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Father’s Custody Rights in Texas

Though technically equal under the law, fathers may face issues of bias in the court room. To learn more about father’s rights in Texas, call and set up a consultation with one of our experienced father’s rights attorneys today.

What constitutes a father in court?

Under chapter 160 of the Texas Family Code, also known as the Uniform Parentage Act, a father-child relationship is established by:

  • An unrebutted presumption of paternity;
    • A man is presumed to be the father if one of the following apply:
      • He is married to the mother of a child born during the marriage or before the 301st day after the marriage is terminated
      • He married the mother before the birth of the child
      • He married the mother after the birth of the child but voluntarily asserted his paternity
      • He continuously presided with the child for the first 2 years of life and held the child out to be his own
    • A judicial finding of paternity;
    • Adoption of the child; OR
    • Consent to assisted reproduction by a man’s wife resulting in childbirth

What is an acknowledgment of paternity?         

An acknowledgment of paternity is essentially a formal document meant to clear up any confusion as to issues of paternity of a child. It is an authenticated record signed by both the mother of the child and the man seeking to establish paternity over the child. It must state that the child whose paternity is being acknowledged either does not have a presumed father or has a presumed father whose name is stated in the document. Additionally, the document will state that the child does not have another acknowledged or adjudicated father.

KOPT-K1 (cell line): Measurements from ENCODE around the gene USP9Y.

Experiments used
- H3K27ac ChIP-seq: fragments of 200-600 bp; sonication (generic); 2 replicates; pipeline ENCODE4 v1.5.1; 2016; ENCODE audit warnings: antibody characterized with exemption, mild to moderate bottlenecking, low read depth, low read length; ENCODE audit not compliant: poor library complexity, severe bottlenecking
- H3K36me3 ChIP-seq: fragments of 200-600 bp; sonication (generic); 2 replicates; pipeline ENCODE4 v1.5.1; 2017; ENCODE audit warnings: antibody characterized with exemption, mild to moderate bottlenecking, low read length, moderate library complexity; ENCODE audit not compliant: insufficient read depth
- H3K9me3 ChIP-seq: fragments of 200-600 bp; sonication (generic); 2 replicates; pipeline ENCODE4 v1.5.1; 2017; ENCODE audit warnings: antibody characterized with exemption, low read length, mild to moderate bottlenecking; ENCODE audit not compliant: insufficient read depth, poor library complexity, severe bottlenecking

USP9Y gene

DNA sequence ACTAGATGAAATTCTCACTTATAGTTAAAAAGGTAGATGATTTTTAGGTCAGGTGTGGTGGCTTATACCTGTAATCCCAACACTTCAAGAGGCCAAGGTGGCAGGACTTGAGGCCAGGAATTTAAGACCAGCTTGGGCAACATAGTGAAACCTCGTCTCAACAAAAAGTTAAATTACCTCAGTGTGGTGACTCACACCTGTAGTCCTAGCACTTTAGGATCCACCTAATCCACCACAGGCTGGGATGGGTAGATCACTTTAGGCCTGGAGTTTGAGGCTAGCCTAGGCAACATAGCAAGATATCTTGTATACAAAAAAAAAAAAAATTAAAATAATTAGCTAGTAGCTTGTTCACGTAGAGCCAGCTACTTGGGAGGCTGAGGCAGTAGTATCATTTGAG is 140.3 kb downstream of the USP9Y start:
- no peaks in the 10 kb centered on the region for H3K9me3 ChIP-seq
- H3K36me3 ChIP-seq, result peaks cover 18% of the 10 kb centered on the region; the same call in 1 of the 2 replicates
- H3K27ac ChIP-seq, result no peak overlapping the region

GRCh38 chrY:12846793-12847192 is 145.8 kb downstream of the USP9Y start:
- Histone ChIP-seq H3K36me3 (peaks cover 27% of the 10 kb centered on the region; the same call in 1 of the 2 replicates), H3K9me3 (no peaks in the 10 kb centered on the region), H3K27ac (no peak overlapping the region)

What are a Father’s Rights in Texas?

Father’s child custody rights is a bit of a misnomer, as there are no formalized statutes laying out specialized rights for fathers alone. While fathers may find themselves at a disadvantage in a child custody proceeding, under the law, fathers have the same rights, duties, and obligations to their children as mothers.

Under §151.001 of the Texas Family Code, a parent of a minor child, unless limited by the court, has the right or duty to:

  • Have possession, direct moral or religious training, and designate the residence of the child
  • Care for, control, protect, and reasonably discipline their child
  • Support the child
  • Manage the estate of the child except when another guardian has been appointed
  • The services and earnings of the child
  • Consent to the child’s marriage or enlistment in the armed forces of the United States
  • Consent to medical, dental, psychiatric, psychological, and surgical care for the child
  • Represent the child in legal action
  • Receive child support payments
  • Inherit from and through the child
  • Make educational decisions for the child

Texas courts CANNOT consider gender in the formulation of conservatorship decisions and custody arrangements. Like mothers, fathers may petition for joint managing conservatorship or sole managing conservatorship and are subject to the same custodial arrangements as their female counterparts.

Contact a Child Custody Lawyer at Scroggins Law Group

Father’s custody rights have a lot of moving parts that can be confusing. When you find yourself facing these issues, reach out to an experienced child custody lawyer at Scroggins Family Law, PLLC.

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